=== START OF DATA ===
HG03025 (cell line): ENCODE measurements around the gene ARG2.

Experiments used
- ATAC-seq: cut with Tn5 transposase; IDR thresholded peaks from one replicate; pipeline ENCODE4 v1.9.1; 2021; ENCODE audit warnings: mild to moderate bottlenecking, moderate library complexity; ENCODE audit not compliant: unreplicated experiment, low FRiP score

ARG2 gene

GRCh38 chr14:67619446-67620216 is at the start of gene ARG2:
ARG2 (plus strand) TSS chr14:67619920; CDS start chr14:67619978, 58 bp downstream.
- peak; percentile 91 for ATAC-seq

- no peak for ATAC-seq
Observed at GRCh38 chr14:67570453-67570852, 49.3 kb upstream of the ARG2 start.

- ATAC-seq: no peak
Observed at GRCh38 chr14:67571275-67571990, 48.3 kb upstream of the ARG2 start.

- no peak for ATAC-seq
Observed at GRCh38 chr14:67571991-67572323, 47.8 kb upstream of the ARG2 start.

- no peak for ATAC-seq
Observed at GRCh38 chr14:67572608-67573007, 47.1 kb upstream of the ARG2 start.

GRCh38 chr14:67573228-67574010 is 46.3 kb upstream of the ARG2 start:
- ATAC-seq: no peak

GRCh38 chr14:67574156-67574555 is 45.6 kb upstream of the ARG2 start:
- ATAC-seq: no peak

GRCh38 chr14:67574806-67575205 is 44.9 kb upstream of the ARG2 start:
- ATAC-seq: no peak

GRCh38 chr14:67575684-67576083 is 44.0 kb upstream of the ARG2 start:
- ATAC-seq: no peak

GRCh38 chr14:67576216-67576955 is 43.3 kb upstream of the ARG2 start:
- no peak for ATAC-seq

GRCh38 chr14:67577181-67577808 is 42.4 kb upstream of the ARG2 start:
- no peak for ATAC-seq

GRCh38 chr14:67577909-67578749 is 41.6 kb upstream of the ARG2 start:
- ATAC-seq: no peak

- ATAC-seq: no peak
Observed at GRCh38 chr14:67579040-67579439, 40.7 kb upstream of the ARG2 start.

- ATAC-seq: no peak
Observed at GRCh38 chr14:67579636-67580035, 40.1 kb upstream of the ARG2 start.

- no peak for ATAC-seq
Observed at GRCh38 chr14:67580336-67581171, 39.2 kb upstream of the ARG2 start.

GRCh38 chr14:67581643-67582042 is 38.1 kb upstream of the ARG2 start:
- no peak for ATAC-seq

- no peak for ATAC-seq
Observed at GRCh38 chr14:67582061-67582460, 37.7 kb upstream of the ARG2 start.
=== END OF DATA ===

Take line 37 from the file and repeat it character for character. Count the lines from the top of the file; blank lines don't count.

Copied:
- no peak for ATAC-seq